Americans are repelled by Formula One racing because Grands Prix are raced on road courses, not ovals. Drivers are making both left and right-hand turns, and this clearly vexes us.
Maybe you prefer to watch NASCAR (Nicotine Addled Society of Cro-Magnons And Rednecks), which is like watching people drive the New Jersey Turnpike: A mob of sociopaths tailgating and passing at hideous speeds; one distraction away from multiple vehicular manslaughter.And you don't care that many F1 innovations are now standard issue on many cars: adjustable suspensions, traction control, paddle shifters mated to dual-clutch, seven speed gearboxes.
For the 2009 season, Formula One's governing body, the FIA, encouraged car constructors to employ hybrid technology in their racecars. The resulting hardware is a regenerative braking technology called KERS: the Kinetic Energy Recovery System. Energy that would otherwise be lost as heat during braking is captured and stored for later use as boost. There are currently two competing technologies: one that uses batteries and another that uses a flywheel to store the captured energy.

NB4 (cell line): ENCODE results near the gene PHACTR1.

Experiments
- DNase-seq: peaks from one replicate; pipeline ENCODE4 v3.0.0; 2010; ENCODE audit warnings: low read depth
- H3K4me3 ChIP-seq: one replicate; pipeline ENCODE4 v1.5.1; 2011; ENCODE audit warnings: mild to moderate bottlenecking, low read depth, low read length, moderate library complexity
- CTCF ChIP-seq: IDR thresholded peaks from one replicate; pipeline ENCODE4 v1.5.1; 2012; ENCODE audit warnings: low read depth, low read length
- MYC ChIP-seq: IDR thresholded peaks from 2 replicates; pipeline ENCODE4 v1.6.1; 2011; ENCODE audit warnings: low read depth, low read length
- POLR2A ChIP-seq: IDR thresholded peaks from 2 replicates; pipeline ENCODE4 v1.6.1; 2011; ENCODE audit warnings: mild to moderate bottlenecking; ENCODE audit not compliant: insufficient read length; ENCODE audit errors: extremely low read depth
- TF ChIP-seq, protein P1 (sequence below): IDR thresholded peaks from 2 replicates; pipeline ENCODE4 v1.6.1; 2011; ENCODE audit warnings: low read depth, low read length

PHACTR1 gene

The impetus behind KERS is obviously not hybrid efficiency. It is about Formula One's dullness of late. In recent seasons, F1 cars were very evenly matched, making overtaking - the raison d'etre of motorsport - an impossibility. This year, however, drivers who use the KERS system will have a temporary straight-line advantage over those who don't use KERS, or who have depleted their KERS stores. And not all racing teams have implemented a KERS system.
But, you don't care about this awe inspiring new technology. And you probably still won't, a few years from now, after I rocket past you on the Taconic Parkway in my thimble-sized Hyundai, thumb mashing the steering wheel-mounted KERS button, reciting Whitman at top volume: "I am large, I contain multitudes!"
It's not easy to care about Formula One.